If David Baker had some mini compositions with backing tracks to play along with, the student would benefit tremendously. This is not to say that the theory presented is off base - he knows his stuff. It's just rather dry. When you can hear that Parker or Desmond voice out there, you really try harder. That's why I got the book in the first place.
1 internautes sur 1 ont trouvé ce commentaire utile 
5.0 étoiles sur 5 Excellent source of bebop lines !! Buy it !! 24 février 2009
Par Gideon Leong - Publié sur Amazon.com
Format:Broché
This book presents the basic bebop scales , applied to different type of chords. There's also the application part of it. Actual lines produced using the scales.

Excellent source for bebop lines. The information in the book is so complete that you would take years to finish this book,ie when you transcribe these solos into different keys and applying them in playing situation.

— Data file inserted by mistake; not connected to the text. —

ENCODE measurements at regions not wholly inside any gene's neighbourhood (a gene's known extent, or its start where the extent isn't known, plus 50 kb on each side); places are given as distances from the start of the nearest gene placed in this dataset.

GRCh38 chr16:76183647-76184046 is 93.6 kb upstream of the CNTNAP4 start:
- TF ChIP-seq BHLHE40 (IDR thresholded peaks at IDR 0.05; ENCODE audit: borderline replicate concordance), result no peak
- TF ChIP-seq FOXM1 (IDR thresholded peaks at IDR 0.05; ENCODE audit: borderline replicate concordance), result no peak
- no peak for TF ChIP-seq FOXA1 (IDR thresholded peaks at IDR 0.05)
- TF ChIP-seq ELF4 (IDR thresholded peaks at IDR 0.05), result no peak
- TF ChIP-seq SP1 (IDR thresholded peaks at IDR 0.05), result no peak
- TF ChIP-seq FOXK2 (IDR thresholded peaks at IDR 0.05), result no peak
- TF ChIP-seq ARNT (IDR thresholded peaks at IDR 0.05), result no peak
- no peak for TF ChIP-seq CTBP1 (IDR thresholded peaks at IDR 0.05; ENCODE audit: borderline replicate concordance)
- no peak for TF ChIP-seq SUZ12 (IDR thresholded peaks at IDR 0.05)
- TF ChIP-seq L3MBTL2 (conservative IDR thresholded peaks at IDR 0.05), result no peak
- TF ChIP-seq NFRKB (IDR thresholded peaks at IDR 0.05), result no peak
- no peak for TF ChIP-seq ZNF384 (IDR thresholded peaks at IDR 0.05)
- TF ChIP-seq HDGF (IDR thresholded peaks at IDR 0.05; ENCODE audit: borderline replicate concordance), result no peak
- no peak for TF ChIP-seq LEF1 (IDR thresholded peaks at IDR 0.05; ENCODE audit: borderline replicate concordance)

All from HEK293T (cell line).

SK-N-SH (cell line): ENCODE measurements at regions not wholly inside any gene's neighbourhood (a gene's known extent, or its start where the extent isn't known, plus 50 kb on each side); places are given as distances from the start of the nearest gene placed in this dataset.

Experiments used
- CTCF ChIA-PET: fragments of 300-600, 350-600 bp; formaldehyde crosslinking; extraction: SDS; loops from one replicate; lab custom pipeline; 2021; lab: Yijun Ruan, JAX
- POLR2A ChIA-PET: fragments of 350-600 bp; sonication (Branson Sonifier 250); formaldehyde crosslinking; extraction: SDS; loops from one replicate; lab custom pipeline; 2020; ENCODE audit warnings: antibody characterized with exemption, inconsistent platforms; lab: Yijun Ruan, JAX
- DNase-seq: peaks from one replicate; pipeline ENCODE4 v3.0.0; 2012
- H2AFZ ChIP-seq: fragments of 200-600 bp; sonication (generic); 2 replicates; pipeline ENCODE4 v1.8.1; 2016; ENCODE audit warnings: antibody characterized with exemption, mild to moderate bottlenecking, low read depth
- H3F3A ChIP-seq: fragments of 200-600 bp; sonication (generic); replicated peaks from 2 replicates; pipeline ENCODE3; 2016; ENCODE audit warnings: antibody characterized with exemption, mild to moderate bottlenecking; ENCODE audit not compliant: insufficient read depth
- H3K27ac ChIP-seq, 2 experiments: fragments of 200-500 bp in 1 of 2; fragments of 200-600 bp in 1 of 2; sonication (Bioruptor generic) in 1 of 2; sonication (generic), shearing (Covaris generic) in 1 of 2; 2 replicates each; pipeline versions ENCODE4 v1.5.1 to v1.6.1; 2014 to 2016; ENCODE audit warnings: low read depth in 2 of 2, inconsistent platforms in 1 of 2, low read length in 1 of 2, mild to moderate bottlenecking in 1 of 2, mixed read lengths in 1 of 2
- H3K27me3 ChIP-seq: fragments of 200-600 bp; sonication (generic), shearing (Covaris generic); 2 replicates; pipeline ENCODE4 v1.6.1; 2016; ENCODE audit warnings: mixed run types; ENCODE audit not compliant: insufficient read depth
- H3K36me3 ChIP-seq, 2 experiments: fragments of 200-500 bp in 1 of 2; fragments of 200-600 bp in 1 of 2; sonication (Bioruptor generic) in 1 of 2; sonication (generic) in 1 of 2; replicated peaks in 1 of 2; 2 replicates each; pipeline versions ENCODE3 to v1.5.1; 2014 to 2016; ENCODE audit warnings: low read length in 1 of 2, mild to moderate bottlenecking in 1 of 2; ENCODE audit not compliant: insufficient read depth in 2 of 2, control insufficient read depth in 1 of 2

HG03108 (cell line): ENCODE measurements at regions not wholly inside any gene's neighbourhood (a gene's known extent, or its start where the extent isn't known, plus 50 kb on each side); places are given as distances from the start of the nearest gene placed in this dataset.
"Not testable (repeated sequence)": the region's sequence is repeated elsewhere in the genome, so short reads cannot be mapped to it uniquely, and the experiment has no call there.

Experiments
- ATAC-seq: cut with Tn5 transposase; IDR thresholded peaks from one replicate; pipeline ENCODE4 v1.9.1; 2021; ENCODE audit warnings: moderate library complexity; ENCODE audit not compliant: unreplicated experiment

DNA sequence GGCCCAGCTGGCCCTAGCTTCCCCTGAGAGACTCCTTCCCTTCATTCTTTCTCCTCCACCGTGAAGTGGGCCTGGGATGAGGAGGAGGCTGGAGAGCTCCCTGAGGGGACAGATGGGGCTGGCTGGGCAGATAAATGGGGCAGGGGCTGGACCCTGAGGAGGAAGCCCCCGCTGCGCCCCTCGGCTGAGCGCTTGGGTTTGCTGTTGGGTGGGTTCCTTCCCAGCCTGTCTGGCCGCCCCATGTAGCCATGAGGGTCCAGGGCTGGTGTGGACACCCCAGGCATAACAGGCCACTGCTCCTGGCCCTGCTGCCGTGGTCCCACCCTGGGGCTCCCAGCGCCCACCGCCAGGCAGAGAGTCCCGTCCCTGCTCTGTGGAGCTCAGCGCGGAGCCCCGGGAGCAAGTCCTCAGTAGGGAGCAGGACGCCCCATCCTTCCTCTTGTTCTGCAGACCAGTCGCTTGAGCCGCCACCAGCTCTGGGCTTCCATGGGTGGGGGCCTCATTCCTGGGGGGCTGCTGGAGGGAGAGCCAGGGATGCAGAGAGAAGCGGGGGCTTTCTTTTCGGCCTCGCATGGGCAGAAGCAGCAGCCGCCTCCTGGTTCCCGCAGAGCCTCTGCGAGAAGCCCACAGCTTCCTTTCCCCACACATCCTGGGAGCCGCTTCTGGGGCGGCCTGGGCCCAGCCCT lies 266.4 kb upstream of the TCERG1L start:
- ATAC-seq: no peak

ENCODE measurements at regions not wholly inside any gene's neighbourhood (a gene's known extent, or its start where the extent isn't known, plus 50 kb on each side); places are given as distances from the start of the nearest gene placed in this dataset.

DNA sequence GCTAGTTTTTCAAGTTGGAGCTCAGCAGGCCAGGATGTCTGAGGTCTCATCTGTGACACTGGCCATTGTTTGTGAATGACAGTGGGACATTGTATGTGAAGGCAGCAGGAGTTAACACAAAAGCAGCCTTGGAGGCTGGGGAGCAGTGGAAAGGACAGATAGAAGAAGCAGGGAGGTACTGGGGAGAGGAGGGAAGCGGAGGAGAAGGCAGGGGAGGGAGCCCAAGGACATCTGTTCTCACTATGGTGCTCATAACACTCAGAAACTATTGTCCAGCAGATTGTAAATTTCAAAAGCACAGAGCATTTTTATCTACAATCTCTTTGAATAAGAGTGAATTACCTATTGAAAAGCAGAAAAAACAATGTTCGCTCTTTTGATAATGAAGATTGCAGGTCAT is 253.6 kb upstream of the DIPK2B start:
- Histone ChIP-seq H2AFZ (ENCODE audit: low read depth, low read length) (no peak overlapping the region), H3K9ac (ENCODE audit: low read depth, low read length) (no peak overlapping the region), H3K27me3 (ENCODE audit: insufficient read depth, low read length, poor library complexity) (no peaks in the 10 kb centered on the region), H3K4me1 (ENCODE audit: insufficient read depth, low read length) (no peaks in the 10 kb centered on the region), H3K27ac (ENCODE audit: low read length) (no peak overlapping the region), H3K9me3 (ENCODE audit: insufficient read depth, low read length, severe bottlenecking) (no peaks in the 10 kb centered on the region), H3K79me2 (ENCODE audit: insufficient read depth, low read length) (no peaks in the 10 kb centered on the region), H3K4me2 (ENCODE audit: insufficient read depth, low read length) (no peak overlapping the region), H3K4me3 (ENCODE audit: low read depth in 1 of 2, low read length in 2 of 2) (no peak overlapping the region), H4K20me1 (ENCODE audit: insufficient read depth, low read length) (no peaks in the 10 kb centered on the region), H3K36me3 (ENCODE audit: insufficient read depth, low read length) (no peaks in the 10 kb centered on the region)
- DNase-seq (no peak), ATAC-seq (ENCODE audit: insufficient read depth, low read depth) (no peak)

5.0 étoiles sur 5 Good introduction to the bebop vernacular. 21 juillet 2015
Par The Dervis - Publié sur Amazon.com
Format:Broché
I'm going to leave this for all 3 volumes lest anyone miss my blathering.

Ok, first of all, what these books aren't:
Though excellent, they are NOT a comprehensive approach to jazz improv, nor are they for beginners.
Nascent improvisors would do better to get Levine's Jazz Theory book (a must for anyone interested in playing this music) along with something like Coker's Patterns For Jazz. After you get a handle on the concepts in them, get your scales together, understand basic chord/scale relationships, etc, THEN would be the time to move onto to this series from Baker.